Zam Zam Market: Bold, Aromatic Pakistani Food in Culver City [MOVED]

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Restaurant Sign Los Angeles

Zam Zam Market is an unassuming Pakistani restaurant near King Fahad Mosque.

In the Yelp era, when seemingly no establishment, good or bad, slips by without notice, Zam Zam Market version 2.0 somehow managed to avoid mainstream detection for about six years. Only a few Yelpers chimed in with five-star reviews for the seldom open Pakistani grocery and “cafe” before now-local Midtown Lunch founder Zach Brooks picked up on the under the radar gem in perhaps his best L.A. suggestion to date, which since led me to make repeated visits.

The Karachi-born owners took over a two-decade-old Halal meat market and grocery in 2005, practically in the shadow of the blue minaret that rises above King Fahad Mosque. A citation from the mosque recognized the contributions of Fahim Siddiqui, who may or may not be the owner. One thing is for sure: the name Zam Zam means “purification” in Arabic, which is kind of ironic considering the well worn signage, walls and floors. Boxed curries and bags of dry spices like clove and star anise rest on shelves in the back of the dimly lit space. Most people grab and go.

Zam Zam is only open from Thursday to Sunday, typically beginning mid afternoon, and their unpredictable menu normally incorporates meats like chicken, goat, lamb and beef. Of course pork is bound to be verboten in a Muslim restaurant near a mosque.

Pakistani Food Los Angeles

Zam Zam’s Goat Biryani ($8) was especially “aromatic,” sporting a garam masala base, plus spices like cardamom, saffron, chiles and cinnamon bark strips that all helped infuse basmati rice grains.

Lean chunks of mildly gamy goat littered the sprawling rice landscape like boulders. The aroma or spice could easily overwhelm some people, since the flavor builds with each bite. In that case, slather on a cooling, yogurt based chutney seasoned with mint, coriander and cranberry seeds. Or opt for a milder dish, either the lamb pilao or casing free beef or chicken kebabs, which reminded me of lule.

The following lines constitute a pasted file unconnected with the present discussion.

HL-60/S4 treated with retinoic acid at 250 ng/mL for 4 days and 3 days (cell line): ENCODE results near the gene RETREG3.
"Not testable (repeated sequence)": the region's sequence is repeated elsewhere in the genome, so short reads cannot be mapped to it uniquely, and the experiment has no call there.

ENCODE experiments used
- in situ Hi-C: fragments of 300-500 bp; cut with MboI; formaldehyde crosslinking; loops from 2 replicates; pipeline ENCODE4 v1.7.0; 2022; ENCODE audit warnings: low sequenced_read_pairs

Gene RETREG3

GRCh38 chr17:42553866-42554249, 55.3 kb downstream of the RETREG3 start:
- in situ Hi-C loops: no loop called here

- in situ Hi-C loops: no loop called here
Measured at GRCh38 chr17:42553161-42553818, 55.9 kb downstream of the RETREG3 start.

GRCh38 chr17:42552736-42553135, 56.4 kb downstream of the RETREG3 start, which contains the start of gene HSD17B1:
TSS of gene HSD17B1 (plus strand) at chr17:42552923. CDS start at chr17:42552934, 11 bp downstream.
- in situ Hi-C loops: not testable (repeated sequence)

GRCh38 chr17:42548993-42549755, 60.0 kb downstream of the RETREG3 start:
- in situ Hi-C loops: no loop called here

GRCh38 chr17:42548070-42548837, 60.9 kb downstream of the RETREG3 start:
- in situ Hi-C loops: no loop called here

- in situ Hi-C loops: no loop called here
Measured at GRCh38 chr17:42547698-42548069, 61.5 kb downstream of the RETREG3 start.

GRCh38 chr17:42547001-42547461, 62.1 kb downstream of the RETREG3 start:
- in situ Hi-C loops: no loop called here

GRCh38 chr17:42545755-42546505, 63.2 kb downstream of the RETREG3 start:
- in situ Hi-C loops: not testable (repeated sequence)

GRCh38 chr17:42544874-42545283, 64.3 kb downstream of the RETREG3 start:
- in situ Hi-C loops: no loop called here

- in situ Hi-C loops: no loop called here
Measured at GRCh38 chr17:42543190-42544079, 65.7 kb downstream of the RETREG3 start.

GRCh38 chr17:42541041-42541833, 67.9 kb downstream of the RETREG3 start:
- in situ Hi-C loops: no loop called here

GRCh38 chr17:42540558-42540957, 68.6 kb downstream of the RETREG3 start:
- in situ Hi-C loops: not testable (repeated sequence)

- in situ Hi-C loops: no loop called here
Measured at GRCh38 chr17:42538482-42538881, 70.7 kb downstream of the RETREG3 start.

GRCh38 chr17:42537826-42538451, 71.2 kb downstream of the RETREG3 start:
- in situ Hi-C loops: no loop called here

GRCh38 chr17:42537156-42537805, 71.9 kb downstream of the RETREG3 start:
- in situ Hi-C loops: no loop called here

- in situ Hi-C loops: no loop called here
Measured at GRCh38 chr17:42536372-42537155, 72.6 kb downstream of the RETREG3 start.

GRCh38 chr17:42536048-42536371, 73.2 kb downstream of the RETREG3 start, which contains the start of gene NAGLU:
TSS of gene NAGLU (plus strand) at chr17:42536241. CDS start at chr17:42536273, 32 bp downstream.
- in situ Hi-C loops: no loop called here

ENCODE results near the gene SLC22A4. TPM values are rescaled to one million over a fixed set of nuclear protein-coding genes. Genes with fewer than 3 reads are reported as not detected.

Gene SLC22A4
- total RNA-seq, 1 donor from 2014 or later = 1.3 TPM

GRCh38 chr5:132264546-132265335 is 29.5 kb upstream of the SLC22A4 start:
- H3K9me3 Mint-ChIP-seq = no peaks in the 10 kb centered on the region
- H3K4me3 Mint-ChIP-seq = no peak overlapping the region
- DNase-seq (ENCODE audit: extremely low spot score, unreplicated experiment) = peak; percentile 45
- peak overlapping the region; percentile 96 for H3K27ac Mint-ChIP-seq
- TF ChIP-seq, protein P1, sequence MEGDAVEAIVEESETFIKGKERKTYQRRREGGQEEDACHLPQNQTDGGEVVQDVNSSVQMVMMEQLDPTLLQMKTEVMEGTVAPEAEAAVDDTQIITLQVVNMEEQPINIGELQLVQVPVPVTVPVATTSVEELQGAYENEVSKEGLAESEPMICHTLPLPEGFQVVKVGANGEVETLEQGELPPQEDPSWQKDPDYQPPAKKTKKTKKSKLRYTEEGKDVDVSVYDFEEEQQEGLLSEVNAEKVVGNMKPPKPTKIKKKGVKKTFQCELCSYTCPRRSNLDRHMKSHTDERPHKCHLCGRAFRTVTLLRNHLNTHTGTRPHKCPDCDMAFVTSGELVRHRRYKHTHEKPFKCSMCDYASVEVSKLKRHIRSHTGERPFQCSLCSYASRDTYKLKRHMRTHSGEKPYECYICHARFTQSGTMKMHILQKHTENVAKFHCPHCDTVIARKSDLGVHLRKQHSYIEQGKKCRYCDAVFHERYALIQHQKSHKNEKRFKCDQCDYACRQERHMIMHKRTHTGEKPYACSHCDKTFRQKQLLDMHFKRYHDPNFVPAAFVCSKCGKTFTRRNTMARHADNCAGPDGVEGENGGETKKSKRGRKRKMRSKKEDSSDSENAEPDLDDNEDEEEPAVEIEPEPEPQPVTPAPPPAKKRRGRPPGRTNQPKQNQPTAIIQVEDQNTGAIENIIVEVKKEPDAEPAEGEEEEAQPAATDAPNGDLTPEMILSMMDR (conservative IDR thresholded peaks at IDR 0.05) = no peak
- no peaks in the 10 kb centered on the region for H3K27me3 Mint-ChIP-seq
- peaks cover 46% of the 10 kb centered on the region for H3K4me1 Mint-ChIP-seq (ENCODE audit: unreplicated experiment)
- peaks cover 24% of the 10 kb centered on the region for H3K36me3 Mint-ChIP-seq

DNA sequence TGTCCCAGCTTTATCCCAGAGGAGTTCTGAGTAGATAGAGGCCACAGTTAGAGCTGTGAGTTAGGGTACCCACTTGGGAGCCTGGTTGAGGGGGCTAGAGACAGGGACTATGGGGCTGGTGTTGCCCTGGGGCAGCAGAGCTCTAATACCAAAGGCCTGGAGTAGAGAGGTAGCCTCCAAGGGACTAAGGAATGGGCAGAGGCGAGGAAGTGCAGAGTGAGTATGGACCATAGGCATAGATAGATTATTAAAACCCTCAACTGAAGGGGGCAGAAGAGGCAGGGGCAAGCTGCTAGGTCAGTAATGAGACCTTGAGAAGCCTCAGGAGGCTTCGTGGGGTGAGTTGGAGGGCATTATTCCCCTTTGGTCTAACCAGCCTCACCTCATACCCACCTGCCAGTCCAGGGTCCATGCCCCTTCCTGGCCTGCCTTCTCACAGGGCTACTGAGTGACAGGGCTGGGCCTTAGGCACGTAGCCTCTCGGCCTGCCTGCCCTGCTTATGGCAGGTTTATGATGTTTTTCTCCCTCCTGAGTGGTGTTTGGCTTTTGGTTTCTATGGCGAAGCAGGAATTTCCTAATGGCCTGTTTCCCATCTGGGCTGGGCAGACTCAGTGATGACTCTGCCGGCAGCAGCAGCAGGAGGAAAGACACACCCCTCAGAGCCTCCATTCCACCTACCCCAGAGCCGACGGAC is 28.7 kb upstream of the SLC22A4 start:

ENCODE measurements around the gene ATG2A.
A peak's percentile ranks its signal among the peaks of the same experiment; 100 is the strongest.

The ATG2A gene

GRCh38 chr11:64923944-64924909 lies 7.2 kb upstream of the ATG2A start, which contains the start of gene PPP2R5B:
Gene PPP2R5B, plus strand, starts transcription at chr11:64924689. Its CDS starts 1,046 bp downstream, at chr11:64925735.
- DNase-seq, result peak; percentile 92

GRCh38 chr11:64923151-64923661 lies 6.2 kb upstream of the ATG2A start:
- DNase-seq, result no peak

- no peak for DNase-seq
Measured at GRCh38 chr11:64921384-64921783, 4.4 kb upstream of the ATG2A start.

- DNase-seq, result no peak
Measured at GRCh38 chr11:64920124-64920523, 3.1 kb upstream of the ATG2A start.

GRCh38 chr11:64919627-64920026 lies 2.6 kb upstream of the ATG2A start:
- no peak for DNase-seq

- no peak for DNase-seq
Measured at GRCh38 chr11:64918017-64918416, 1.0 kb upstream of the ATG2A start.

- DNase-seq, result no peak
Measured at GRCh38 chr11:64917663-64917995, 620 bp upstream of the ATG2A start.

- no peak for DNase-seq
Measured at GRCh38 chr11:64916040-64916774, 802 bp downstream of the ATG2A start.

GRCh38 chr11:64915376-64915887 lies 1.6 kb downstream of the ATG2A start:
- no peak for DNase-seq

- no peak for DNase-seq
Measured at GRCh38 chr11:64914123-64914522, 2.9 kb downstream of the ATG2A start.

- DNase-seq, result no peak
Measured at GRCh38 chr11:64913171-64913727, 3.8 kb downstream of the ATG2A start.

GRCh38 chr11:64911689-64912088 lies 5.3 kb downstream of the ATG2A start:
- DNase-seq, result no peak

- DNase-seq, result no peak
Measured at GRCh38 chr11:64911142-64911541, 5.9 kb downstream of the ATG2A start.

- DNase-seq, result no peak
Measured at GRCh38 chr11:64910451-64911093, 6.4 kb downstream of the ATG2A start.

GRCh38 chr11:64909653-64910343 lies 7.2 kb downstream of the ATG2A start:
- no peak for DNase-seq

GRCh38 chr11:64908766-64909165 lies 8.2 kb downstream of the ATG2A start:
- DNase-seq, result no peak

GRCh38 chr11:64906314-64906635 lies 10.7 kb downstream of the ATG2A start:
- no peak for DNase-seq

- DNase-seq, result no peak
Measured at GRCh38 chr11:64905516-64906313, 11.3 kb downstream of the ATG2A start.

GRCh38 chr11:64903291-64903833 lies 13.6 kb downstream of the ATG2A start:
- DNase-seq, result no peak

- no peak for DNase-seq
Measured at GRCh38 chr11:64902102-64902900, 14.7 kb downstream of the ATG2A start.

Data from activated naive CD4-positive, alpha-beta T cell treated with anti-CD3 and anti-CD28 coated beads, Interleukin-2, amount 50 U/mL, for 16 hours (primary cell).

Pakistani Food Los Angeles

Tandoori Chicken ($7) involved a massive container of bone-in dark meat infused with so much spice that it was practically radioactive.

Traditionally, Indian chefs stain tandoori chicken red with anatto seed. Often times in the States, it’s the result of a dye. We’re not sure how the Zam Zammers accomplished that dazzling red color, but the flavor was certainly stupendous, with tender, supercharged meat. The chicken came with raw onions and would pair especially well tucked into naan, drizzled with more of that chutney.

Pakistani Food Los Angeles

They usually have puffy, pull apart naan ($1 apiece), and if you’re fortunate enough to encounter a wait – as we did – they might slip you a plate of crisp, golden herb flecked pakoras.

Zam Zam’s also been known to sell samosas, but really, on any given visit, don’t expect to find anything in particular. Instead, trust the kitchen and you’re bound to receive generous, boldly flavored results.


Joshua Lurie

Joshua Lurie founded FoodGPS in 2005. Read about him here.

Blog Comments

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Zam Zam market is now open 7 days a week! Also they now have a Facebook page.


That’s exciting news, especially the every day news. My friend Adam was at Zam Zam Market today and devoured the biryani.

i <3 the food especially the chicken tikka and biryani are delicious. I go there all the time because they have such gr8 food and the owners are fahim siddiqui and fozia siddiqui btw if u haven't been thr already u got to go try the food out 🙂


Glad to hear you enjoy Zam Zam too, and thanks for clarifying the ownership.

I’m grateful for Midtown Lunch pointing this gem out near my house. I’m jealous you encountered the goat biryani. That’s what I’ve been hoping to get every time, but last couple visits it’s been chicken (which is still so good. Nice write-up Josh!

Thanks, TreasureLA. Yeah, what people will find at Zam Zam is unpredictable, but it’s pretty much all been good, so I’m fine with dealer’s choice.

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